What is a hit-and-run accident?

By law, any driver involved in a road traffic accident is required to remain at the scene of the incident, whether they were responsible for the accident or not. If a driver leaves or flees, this is classified as a hit-and-run accident and is a criminal offence under Section 170 of the Road Traffic Act 1988, regardless of property being damaged or somebody being hurt.

However, the law does allow for some leniency if a parked car is hit, assuming a suitable amount of effort has been made to find the owner of the vehicle. If, after making this effort, the driver of the vehicle is nowhere to be found, a note should be left with the responsible driver’s contact and insurance details before they leave the scene.

Why do drivers flee the scene?

There are a number of reasons why a driver may flee from the scene of an accident, including:

  • The driver not being insured

  • The driver fearing the consequences of being captured

  • The vehicle involved in the accident being stolen

  • The driver having just committed a criminal offence elsewhere

  • The driver being under the influence of alcohol and/or drugs

The MIB authorised research by the Department of Criminology at the University of Leicester to provide insight into why drivers flee the scene of an accident. The research, which included a survey of 695 people who had been convicted of committing a hit-and-run offence, highlighted that, as well as the reasons listed above, some drivers did not consider incidents to be serious enough to justify stopping and reporting it, while others claimed they had no knowledge of the accident occurring.

Can hit-and-run accident be prevented?

Speaking about the research conducted on hit-and-run drivers’ motivations, Dr Matt Hopkins from the University of Leicester said: “There seems to be a public perception that motoring offences are not ‘real crimes’ and therefore there is a tendency for drivers to justify their behaviour.”

The MIB has laid out plans to reduce the number of hit-and-run accidents in the UK. This includes:

  • Educating drivers about their responsibilities in the event of an accident

  • Developing simpler ways to report an accident

  • Raising awareness through theory tests and speed awareness courses

What you should do

If you are hit by an untraced driver, you should try to get the licence plate of the offending vehicle if you can. Even though you may not know who the other driver was, you must still report the accident to the police as soon as it is practical (within 14 days of the accident happening), as you will need to provide evidence to the MIB if you make a claim.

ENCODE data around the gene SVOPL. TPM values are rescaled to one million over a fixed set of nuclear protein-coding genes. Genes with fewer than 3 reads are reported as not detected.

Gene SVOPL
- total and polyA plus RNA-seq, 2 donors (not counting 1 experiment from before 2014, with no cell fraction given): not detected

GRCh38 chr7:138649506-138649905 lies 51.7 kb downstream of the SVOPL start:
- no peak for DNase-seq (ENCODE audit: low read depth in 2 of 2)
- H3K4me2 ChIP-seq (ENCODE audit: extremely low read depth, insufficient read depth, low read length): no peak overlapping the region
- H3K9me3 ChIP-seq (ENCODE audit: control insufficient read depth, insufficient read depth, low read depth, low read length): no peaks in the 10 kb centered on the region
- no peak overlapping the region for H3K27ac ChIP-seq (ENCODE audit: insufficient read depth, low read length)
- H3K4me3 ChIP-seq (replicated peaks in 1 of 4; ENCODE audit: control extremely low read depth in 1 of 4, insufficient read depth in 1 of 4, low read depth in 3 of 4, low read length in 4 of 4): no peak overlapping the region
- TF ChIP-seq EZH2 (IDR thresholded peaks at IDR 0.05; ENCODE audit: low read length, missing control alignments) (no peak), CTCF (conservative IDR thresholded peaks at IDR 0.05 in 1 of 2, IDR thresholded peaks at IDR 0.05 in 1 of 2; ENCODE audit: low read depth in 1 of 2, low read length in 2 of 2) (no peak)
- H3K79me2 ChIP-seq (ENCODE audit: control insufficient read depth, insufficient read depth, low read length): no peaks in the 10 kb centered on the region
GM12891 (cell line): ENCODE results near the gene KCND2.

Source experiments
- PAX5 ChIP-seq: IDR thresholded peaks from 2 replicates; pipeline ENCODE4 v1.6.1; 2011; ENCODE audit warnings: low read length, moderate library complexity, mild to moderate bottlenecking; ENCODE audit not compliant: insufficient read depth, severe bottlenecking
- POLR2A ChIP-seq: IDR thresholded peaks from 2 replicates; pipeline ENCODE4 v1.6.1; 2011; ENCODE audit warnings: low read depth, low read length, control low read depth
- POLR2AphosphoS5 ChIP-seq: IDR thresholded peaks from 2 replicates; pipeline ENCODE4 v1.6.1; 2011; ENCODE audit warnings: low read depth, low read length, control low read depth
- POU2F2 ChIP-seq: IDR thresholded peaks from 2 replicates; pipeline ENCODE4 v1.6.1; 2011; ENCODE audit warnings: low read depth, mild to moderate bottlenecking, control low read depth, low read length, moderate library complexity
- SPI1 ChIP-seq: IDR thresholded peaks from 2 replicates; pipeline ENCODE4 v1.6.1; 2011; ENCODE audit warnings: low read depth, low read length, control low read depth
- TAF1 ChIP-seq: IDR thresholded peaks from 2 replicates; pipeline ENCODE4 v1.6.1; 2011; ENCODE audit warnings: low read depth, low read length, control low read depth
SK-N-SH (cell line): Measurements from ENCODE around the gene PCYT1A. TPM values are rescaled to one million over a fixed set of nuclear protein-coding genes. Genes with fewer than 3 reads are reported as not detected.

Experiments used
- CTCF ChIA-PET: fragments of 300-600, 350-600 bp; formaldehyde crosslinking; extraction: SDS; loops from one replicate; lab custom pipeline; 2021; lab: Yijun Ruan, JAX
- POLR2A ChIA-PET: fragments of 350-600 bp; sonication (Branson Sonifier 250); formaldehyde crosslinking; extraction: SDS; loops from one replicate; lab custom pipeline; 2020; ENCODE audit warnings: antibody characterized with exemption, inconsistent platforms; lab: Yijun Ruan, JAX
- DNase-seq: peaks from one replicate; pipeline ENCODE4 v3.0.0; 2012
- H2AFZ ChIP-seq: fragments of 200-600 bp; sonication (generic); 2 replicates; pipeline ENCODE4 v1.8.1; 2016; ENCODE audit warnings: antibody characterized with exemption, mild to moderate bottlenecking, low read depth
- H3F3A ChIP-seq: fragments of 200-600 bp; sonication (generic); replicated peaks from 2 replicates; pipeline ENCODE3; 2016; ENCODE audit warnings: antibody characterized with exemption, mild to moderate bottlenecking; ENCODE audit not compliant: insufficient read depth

You should also photograph the scene and any other vehicles involved in the accident and take down the details of any witnesses to the accident. Finally, you should speak to a solicitor for legal advice on making a claim with the MIB. Claims involving hit-and-run drivers can be made within three years of the accident, but the sooner you choose to make a claim, the better position you will be in to ensure that supporting evidence has been well preserved, such as witness recollections of the events leading up to and surrounding the accident.

What you should not do

You should not do the following things after a hit-and-run accident:

  1. Leave the scene of the accident to confront or pursue the other driver

  2. Unnecessarily block traffic while you wait for the police

  3. Do not wait in your car for the police; you should move to somewhere safe if possible

Being in a hit-and-run accident can have a significant impact on you and anyone else involved; it is important that you report any incidents to the police to ensure the appropriate action is taken.

If you have been involved in a road traffic accident that was not your fault, including a hit and run, please get in touch with our solicitors today to make a claim for compensation by calling 0800 10 757 95 or by filling in our online claim form.

Categories: Road And Motor
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